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|President Trump (Photo: CNN)|
At one of his recent daily press briefings, Donald Trump told his global television audience he was hearing great things about the malaria drug hydroxychloroquine for treating coronavirus. “I think it could be, based on what I see, it could be a game changer,” he said, according to The Guardian.
Trump has said that hydroxychloroquine shows "tremendous promise" and has made it sound like the drug is harmless.
"I think it's going to be great," Trump said at a White House briefing on March 19."What do you have to lose? Take it," he said on April 4.
Before reaching Trump, the hype around hydroxychloroquine, which is also used to treat rheumatoid arthritis and lupus, had moved from small clinical studies through to influencers in Silicon Valley and then on to prime time shows on Fox News.
Hydroxychloroquine is used to prevent or treat malaria caused by mosquito bites. This medication is also used to treat certain auto-immune diseases (lupus, rheumatoid arthritis). It belongs to a class of medications known as disease-modifying antirheumatic drugs (DMARDs). It can reduce skin problems in lupus and prevent swelling/pain in arthritis. Some side effects while using the drug are nausea, vomiting, loss of appetite, diarrhea, dizziness, or headache. Also, this medication may cause low blood sugar (hypoglycemia), according to Webmd.
|Hydroxychroloquine (Photo: The social med work)|
Physicians have warned that while Trump is enthusiastic about the drug, it still needs to be studied to see if it works and if it's safe. There are serious doubts about the drugs safety when taken to treat coronavirus.
"This provides evidence that hydroxychloroquine does not apparently treat patients with Covid 19," said Dr. Paul Offit, an infectious disease specialist at Children's Hospital of Philadelphia. "Even worse, there were side effects caused by the drug -- heart toxicities that required it be discontinued.", reported by CNN.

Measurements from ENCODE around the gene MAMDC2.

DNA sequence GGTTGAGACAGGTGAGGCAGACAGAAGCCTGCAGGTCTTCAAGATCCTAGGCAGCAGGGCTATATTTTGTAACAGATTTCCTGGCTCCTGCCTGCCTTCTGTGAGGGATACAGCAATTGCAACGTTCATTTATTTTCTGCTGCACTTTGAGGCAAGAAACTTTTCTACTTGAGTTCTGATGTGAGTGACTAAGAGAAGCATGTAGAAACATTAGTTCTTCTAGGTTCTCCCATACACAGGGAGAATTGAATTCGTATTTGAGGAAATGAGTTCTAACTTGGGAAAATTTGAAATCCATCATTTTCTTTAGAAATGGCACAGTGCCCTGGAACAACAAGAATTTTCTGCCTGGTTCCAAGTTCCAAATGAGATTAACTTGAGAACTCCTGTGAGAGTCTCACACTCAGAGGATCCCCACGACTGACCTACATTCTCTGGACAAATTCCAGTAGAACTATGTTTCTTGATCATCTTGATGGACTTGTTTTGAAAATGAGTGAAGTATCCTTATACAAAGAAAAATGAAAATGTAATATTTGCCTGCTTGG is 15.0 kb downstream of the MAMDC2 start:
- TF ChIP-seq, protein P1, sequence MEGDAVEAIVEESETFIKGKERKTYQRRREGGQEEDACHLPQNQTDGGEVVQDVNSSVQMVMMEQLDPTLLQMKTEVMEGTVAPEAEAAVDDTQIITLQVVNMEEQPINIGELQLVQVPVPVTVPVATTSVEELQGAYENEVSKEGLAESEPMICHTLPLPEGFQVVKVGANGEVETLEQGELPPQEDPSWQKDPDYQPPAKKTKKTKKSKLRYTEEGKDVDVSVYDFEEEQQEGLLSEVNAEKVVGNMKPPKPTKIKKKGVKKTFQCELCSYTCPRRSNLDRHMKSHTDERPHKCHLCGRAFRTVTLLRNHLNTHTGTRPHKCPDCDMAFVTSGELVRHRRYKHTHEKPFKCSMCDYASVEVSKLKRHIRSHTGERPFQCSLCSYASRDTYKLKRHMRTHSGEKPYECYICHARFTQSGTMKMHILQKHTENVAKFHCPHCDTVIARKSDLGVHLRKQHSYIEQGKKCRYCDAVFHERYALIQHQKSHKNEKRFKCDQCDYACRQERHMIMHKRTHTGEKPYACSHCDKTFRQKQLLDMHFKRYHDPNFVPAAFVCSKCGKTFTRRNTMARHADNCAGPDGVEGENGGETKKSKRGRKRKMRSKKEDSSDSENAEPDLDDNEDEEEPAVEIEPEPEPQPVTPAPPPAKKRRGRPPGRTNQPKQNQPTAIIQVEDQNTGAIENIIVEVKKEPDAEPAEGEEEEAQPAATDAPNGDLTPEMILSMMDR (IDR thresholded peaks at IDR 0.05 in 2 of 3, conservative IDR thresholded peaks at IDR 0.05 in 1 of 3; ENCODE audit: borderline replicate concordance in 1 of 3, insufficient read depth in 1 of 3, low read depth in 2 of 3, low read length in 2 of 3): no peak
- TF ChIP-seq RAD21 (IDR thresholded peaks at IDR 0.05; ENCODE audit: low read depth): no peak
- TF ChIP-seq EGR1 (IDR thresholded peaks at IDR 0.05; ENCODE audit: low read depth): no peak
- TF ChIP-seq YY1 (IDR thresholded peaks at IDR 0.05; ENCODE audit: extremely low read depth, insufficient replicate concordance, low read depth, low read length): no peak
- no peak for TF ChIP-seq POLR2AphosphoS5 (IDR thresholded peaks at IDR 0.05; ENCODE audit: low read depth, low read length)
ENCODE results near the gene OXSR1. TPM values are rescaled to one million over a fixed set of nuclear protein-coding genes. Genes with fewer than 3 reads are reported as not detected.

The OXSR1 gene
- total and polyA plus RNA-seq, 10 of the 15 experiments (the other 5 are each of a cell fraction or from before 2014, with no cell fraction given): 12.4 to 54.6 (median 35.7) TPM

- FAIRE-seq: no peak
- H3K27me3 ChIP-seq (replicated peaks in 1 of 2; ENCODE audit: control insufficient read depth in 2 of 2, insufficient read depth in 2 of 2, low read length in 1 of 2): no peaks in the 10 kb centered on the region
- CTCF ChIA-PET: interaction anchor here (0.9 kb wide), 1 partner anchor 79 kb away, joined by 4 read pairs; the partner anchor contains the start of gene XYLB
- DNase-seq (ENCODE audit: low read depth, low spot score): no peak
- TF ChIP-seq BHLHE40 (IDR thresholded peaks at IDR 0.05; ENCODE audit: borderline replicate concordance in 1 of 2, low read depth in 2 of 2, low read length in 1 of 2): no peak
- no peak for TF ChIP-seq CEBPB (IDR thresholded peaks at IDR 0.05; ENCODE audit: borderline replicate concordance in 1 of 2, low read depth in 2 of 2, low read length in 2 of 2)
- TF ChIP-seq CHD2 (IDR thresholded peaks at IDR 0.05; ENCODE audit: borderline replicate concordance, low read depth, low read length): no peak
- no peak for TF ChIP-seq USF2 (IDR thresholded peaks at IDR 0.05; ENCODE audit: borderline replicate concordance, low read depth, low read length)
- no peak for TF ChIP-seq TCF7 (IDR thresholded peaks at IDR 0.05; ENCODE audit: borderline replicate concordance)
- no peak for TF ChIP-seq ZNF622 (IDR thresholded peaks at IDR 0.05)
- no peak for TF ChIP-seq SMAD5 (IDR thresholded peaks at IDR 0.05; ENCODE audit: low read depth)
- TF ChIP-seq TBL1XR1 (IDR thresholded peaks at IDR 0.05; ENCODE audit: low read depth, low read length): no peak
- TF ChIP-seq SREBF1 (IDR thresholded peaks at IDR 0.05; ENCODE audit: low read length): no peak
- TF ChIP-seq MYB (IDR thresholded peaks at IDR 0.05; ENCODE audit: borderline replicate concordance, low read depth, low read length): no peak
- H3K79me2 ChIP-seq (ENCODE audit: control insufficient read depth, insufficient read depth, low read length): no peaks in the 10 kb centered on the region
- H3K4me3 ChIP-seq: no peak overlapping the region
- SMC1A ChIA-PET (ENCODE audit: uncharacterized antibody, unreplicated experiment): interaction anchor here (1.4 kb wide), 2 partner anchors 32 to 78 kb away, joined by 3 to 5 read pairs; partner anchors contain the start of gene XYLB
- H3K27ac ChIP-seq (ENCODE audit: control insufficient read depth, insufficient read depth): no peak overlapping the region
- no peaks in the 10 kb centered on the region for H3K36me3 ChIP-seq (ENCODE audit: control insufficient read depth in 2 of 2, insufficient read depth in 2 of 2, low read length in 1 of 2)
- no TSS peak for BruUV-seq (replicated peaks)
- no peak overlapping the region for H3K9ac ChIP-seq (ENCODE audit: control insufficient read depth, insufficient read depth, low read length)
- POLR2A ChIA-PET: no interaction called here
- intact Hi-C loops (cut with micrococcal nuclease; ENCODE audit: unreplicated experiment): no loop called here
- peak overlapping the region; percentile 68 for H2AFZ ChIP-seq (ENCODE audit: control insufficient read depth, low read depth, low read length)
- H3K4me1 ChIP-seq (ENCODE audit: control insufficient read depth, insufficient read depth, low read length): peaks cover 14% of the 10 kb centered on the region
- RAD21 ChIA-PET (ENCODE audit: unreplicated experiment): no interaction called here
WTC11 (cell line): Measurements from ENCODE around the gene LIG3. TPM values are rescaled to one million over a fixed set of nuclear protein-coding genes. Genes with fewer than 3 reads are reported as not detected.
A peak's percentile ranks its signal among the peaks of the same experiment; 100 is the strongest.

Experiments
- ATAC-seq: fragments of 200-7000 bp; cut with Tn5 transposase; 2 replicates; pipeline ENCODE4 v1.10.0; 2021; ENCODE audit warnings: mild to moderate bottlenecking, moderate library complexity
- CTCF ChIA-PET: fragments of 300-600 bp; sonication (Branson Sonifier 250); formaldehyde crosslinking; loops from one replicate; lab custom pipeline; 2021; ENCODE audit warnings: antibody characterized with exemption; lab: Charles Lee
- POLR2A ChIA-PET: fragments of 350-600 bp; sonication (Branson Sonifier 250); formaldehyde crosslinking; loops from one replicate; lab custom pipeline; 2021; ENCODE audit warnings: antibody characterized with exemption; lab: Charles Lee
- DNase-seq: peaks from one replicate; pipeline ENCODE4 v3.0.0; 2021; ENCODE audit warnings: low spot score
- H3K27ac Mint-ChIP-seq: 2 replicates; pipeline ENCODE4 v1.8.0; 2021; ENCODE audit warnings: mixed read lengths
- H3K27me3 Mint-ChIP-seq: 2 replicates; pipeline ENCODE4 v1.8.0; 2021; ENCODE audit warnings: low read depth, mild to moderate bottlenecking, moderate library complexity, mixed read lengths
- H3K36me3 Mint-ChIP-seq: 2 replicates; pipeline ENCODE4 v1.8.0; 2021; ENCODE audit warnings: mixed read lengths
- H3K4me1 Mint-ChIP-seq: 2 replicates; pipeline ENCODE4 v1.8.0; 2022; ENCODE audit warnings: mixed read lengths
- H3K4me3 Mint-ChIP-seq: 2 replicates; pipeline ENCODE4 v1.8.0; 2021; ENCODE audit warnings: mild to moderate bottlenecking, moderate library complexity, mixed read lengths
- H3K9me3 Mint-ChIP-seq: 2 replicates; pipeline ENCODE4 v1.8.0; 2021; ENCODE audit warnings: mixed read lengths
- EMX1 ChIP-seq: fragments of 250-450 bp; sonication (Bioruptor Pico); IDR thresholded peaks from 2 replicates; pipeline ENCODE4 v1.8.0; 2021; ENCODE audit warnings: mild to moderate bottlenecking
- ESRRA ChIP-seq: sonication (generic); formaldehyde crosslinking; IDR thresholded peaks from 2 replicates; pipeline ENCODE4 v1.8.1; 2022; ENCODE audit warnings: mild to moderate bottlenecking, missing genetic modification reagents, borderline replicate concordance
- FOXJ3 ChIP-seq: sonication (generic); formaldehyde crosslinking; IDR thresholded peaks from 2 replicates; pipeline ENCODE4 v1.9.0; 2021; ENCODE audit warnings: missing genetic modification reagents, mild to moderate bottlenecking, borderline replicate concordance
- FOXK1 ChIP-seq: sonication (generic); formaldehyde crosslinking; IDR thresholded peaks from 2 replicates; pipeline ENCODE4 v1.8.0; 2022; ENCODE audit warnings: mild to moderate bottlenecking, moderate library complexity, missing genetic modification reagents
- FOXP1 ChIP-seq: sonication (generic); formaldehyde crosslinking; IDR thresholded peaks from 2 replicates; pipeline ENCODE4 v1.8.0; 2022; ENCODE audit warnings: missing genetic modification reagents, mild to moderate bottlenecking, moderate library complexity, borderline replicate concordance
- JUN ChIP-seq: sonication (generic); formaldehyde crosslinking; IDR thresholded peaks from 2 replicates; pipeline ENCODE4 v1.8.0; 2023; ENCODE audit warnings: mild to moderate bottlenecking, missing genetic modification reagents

In a French study, doctors looked back at medical records for 181 patients with Covid-19 who had pneumonia and required supplemental oxygen. About half had taken hydroxychloroquine within 48 hours of being admitted to the hospital, and the other half had not.
The doctors followed the patients and found there was no statistically significant difference in the death rates of the two groups, or their chances of being admitted to the intensive care unit. In the study, eight patients who took the drug developed abnormal heart rhythms and had to stop taking it.
Among the 84 patients who took hydroxychloroquine, 20.2% were admitted to the ICU or died within seven days of taking the drug. Among the 97 patients who did not take the drug, 22.1% went to the ICU or died. The difference was not determined to be statistically different
Looking just at deaths, 2.8% of the patients who took hydroxychloroquine died, and 4.6% of the patients who did not take it died. That difference was also not found to be statistically significant, reported by CNN.
|Hydroxychroloquine (Photo: Kota TV)|
Another study of COVID-19 patients in China who received hydroxychloroquine showed the anti-malarial drug did not clear the patients of the virus.
"The overall 28-day negative conversion rate was not different between standard-of-care plus hydroxychloroquine and standard-of-care group (Kaplan-Meier estimates 85.4% versus 81.3%, P=0.341)," researchers wrote in the study. "Negative conversion rate at day 4, 7, 10, 1r4 or 21 was also similar between the two groups. No different 28-day symptoms alleviation rate was observed between the two groups."
The research consisted of 150 patients who were hospitalized with COVID-19, acording to Fox News.
Then while Trump seems enthusiastic about the "tremendous promise" of hydroxychroloquine, these latest studies do not support the use of hydroxychloroquine in patients hospitalised for documented SARS-CoV-2-positive hypoxic pneumonia, reported by CNN.
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